Google Chrome Shares Windows PKI with IE

This section describes how Chrome, Internet Explorer (IE) and Windows are sharing PKI functionalities together in storing and managing root CA certificates and server certificates.

By reading the warning message when deleting a trusted root CA certificate, we can probably guess that Google Chrome is sharing the Windows system built-in PKI functionalities, in the same way as Internet Explorer (IE).

So we can assume the following based on what we learned from IE tutorials:

Table of Contents

 About This Book

 Introduction of PKI (Public Key Infrastructure)

 Introduction of HTTPS (Hypertext Transfer Protocol Secure)

Using HTTPS with Google Chrome

 Visiting "https" Website with Google Chrome

 Viewing Server Certificate in Google Chrome

 Viewing Server Certificate Path in Google Chrome

 Exporting Server Certificate to File in Google Chrome

 Viewing Trusted Root CA Certificates in Google Chrome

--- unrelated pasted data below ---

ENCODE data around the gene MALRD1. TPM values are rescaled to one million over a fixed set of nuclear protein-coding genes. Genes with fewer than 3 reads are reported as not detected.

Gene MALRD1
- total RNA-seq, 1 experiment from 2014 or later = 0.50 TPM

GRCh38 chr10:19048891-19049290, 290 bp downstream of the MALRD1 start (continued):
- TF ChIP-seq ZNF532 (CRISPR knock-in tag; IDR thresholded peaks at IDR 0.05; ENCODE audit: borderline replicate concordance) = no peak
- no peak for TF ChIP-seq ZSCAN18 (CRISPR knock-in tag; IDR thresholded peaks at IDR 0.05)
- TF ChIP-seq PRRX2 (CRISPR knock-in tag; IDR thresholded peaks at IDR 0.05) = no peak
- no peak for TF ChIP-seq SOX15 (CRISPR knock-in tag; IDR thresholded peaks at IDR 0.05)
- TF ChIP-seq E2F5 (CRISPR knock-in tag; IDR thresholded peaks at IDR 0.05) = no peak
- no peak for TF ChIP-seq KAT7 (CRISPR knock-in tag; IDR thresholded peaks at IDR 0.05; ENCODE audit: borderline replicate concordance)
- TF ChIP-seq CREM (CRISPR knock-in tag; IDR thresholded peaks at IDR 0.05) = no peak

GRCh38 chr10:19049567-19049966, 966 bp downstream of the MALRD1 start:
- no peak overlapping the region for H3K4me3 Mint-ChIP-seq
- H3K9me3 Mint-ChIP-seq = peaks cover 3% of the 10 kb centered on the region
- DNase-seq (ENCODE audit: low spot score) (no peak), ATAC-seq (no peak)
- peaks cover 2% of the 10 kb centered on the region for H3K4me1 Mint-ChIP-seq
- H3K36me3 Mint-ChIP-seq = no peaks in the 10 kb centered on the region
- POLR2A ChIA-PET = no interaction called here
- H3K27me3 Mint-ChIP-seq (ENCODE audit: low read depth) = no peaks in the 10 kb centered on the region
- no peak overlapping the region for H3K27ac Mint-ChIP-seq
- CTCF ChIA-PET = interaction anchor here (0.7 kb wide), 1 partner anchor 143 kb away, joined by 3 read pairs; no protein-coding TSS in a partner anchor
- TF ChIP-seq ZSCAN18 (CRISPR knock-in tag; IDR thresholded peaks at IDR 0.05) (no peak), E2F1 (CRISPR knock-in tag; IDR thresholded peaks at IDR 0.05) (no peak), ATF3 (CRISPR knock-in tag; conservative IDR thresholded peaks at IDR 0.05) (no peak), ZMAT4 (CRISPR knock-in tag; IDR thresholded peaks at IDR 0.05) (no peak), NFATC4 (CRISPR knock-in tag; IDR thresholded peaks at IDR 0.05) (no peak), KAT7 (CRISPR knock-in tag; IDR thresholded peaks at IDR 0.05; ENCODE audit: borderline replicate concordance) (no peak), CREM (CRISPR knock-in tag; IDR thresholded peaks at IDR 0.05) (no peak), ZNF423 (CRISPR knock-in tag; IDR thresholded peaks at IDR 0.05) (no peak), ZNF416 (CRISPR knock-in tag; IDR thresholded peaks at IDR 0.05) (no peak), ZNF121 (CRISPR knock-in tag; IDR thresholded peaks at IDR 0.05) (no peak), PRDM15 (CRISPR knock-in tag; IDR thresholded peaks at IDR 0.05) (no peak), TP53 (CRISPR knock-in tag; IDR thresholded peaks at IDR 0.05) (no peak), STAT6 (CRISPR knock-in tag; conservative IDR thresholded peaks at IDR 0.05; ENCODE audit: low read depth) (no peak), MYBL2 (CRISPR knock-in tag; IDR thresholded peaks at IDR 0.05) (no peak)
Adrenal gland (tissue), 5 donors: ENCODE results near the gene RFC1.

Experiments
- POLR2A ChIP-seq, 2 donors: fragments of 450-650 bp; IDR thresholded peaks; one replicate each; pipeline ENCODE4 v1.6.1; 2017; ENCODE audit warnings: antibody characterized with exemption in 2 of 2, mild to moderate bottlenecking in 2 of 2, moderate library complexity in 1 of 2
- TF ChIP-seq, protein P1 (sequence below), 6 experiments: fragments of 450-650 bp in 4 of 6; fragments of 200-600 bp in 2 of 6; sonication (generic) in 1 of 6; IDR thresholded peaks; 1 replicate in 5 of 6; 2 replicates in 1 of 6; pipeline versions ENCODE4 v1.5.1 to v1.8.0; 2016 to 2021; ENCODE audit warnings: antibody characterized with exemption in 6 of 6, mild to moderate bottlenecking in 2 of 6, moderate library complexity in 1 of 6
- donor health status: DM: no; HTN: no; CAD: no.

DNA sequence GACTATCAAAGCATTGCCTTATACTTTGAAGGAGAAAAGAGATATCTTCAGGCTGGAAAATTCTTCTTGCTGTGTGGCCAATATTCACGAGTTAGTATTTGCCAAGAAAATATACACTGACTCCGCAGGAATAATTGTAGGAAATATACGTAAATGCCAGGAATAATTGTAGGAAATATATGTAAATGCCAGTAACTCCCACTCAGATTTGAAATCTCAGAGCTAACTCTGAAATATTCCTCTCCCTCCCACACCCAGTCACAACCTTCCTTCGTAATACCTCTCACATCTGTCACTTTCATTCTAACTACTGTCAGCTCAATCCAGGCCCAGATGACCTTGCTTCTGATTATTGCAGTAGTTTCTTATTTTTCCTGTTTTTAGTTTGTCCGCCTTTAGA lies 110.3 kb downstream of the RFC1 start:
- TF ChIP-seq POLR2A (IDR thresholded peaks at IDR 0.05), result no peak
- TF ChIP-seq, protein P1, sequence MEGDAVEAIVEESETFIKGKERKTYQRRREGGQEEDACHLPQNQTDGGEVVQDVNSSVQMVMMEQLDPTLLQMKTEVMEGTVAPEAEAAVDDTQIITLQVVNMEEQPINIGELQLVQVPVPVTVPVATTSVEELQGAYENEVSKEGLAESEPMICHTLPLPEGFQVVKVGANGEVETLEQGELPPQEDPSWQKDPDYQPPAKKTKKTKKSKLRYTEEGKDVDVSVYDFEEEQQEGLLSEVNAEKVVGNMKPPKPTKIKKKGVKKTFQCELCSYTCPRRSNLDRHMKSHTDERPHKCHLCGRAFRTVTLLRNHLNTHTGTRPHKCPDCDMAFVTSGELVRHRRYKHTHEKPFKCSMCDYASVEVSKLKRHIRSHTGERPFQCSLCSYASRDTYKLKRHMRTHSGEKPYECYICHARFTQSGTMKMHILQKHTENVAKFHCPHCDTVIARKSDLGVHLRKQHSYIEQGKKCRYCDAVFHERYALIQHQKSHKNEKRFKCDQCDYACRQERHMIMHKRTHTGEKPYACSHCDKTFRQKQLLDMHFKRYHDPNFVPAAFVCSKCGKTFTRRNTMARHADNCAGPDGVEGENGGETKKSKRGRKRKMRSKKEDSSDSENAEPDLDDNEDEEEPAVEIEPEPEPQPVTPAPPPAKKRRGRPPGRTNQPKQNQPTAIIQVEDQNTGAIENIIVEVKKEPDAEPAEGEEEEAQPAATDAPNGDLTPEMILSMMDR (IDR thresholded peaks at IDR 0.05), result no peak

Listing of Trusted Root CA in Google Chrome

 Exporting Root Certificate to File from Google Chrome

 Deleting Root CA Certificates from Google Chrome

Google Chrome Shares Windows PKI with IE

 Using HTTPS with Mozilla Firefox

 HTTPS with Microsoft Edge

 Using HTTPS with Apple Safari

 HTTPS with IE (Internet Explorer)

 Android and Server Certificate

 iPhone and Server Certificate

 Windows Certificate Stores and Console

 RDP (Remote Desktop Protocol) and Server Certificate

 macOS Certificate Stores and Keychain Access

 Perl Scripts Communicating with HTTPS Servers

 PHP Scripts Communicating with HTTPS Servers

 Java Programs Communicating with HTTPS Servers

 .NET Programs Communicating with HTTPS Servers

 CAcert.org - Root CA Offering Free Certificates

 PKI CA Administration - Issuing Certificates

 Comodo Free Personal Certificate

 Digital Signature - Microsoft Word

 Digital Signature - OpenOffice.org 3

 S/MIME and Email Security

 PKI (Public Key Infrastructure) Terminology

 Outdated Tutorials

 References

 Full Version in PDF/EPUB